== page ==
Wednesday, June 25, 2008

The Oman Law Digest 2009 - FOREIGN CAPITAL INVESTMENT

In order to do business in Oman, it is necessary for a foreign natural or juridical person to comply with laws governing foreign business activity, which includes Foreign Capital Investment Law [RD 102/94] (“FCIL”), Commercial Register Law [RD 3/74 as amended], Commercial Agencies Law [RD 26/77 as amended], Commercial Companies Law [RD 4/74 as amended] and Law of Commerce [RD 55/90].

According to FCIL, foreign companies seeking to do business in Oman are required to form a locally registered company with local equity participation of at least 55%. A foreign capital investment licence is granted by MCI to foreign entities upon satisfying capital and other requirements. The licence permits a foreign company to have shareholding in a local registered company.

Although FCIL restricts foreign ownership in Omani companies to 45%, pursuant to Oman’s accession to WTO in 2002, foreign shareholding up to 70% in all sectors is permitted without need for approval from the cabinet or the Council of Ministers. Foreign ownership of 100% is permitted for certain types of businesses in Oman such as brokerage services and for projects which are deemed by the Council of Ministers to contribute to the development of the national economy. The minimum capital requirement for such companies is RO 500,000.

Minimum capital requirements for different types of companies with foreign equity participation are: (i) limited liability companies, RO 150,000 although Oman had committed to abolish this requirement as of January 2001; (ii) closed joint stock company, RO 500,000; and (iii) public joint stock company, RO 2,000,000.

There is no restriction on repatriation of foreign funds. There are no foreign exchange controls. The Omani Rial is pegged to the US Dollar at a fixed rate of US $2.59/RO 1.

BRANCH OFFICE
A foreign company may establish a branch office for the purpose of performing a government or quasi-government (including partly owned government companies) contract. Tenure of a branch office is restricted to the terms of the contract and may be extended for additional terms if the contract is extended for further periods or there is another government or quasi-government contract for longer duration. The branch cannot do business other than the performance of the contract for which it is established. Branches are subject to a high rate of taxation starting from 30% on taxable income of over RO 30,000.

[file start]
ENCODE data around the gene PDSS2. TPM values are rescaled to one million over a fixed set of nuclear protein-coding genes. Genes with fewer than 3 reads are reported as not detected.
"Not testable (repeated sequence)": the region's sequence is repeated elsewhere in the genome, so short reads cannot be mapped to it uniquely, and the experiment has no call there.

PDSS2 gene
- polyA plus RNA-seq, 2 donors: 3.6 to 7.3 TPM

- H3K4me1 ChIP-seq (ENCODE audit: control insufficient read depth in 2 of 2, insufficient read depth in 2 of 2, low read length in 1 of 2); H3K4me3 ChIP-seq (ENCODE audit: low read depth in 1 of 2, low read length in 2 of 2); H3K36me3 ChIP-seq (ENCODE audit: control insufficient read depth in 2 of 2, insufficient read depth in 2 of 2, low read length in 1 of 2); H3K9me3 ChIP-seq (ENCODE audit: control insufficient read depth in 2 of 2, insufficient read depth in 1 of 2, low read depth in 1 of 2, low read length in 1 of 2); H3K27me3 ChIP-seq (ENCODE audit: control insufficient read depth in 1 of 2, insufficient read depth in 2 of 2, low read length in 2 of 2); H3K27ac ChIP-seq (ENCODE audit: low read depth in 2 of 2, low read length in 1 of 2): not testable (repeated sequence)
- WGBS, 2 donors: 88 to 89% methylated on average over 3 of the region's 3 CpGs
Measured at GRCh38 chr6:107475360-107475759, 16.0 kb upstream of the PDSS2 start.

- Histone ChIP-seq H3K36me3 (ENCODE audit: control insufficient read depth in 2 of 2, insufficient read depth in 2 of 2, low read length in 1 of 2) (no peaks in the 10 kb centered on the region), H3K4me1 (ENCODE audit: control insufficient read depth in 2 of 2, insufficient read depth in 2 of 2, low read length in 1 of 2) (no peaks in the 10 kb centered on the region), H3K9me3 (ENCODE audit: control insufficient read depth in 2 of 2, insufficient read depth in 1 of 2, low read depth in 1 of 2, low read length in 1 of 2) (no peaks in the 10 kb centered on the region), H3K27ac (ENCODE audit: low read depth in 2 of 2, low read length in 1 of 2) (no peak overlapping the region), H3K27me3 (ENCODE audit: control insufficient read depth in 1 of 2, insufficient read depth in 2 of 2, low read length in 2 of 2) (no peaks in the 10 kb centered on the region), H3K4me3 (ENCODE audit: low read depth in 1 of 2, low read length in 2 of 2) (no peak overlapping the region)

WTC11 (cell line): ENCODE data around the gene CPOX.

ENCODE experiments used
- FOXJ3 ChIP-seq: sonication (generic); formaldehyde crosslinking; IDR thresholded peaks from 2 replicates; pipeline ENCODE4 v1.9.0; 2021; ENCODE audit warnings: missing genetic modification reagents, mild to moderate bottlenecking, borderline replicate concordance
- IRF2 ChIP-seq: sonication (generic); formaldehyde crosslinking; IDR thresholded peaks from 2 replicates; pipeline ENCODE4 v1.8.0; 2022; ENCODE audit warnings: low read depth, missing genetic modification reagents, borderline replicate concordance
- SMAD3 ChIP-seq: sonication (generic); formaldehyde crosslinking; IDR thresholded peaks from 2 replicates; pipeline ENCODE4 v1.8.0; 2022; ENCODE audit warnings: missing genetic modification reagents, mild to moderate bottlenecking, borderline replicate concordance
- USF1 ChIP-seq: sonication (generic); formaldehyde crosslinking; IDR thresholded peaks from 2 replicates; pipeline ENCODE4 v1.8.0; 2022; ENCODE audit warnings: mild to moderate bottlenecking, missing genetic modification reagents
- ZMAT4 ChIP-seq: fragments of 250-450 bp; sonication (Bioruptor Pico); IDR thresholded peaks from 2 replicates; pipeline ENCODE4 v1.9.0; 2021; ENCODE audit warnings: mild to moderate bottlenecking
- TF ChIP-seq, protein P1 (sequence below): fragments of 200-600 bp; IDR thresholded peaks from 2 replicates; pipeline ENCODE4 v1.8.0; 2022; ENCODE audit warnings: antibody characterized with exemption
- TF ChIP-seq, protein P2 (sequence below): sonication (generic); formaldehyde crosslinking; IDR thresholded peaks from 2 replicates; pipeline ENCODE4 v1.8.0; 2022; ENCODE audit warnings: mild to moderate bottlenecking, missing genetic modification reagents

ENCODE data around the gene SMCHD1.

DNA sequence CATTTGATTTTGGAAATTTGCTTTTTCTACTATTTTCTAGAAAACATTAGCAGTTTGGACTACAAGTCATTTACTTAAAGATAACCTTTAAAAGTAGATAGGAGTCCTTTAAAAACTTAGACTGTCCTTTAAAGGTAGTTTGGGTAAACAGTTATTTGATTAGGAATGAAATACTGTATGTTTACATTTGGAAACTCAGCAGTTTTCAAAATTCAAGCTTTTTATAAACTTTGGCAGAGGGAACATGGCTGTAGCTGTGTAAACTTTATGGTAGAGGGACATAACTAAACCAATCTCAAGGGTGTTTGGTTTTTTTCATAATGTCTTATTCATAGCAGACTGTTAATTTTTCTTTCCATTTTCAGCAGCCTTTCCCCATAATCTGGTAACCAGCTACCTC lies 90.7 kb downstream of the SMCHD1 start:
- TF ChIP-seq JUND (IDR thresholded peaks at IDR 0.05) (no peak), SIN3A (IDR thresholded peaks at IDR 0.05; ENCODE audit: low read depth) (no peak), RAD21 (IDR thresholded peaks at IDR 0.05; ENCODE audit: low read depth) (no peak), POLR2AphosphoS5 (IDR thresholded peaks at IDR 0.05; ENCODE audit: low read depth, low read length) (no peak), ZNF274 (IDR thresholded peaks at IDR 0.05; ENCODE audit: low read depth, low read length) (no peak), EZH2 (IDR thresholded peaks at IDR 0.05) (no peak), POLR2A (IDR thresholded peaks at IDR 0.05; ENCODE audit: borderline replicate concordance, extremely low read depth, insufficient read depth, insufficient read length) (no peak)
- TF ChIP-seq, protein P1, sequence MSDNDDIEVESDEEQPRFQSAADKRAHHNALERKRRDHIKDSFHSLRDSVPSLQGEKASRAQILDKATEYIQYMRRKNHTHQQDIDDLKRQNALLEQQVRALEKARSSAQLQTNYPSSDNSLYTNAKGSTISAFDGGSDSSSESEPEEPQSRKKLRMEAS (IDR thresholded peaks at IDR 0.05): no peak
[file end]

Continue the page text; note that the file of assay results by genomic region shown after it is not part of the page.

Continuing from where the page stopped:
REPRESENTATIVE OFFICE
A foreign company may form a representative office for the limited purpose of marketing and promotion of products. It is prohibited from directly engaging in sale or doing any other activity deemed to be commercial activity. It is authorised to recruit employees.

Pursuant to the Free Trade Agreement between Oman and the US effective 1 January 2009 (“FTA”), American investors will be accorded preferential treatment in business. US companies seeking to conduct business in Oman will get an unprecedented level of openness and access to the Omani services market. The FTA guarantees national and most favoured nation treatment for services including production, distribution, marketing and sale of services and includes benefits for service providers across a range of fields, including banking, insurance, securities, and asset management. The FTA also offers a comprehensive dispute resolution mechanism. The MCI has issued MD 102/08 on registration of branches of American establishments and companies. Similarly, Omani companies seeking to do business with the US will now have open access to the world’s largest economy. Details of how it will work in practice are still emerging. It remains to be seen how current Omani procedures will adapt to the provisions of the FTA, but it is clear that the FTA will encourage strong economic relations between the US and Oman.

Additional provisions provide for state-of-the-art protection of intellectual property, as well as protections for the environment and domestic labour laws. The US has a FTA with only one other GCC country (Bahrain), although more are expected in upcoming years.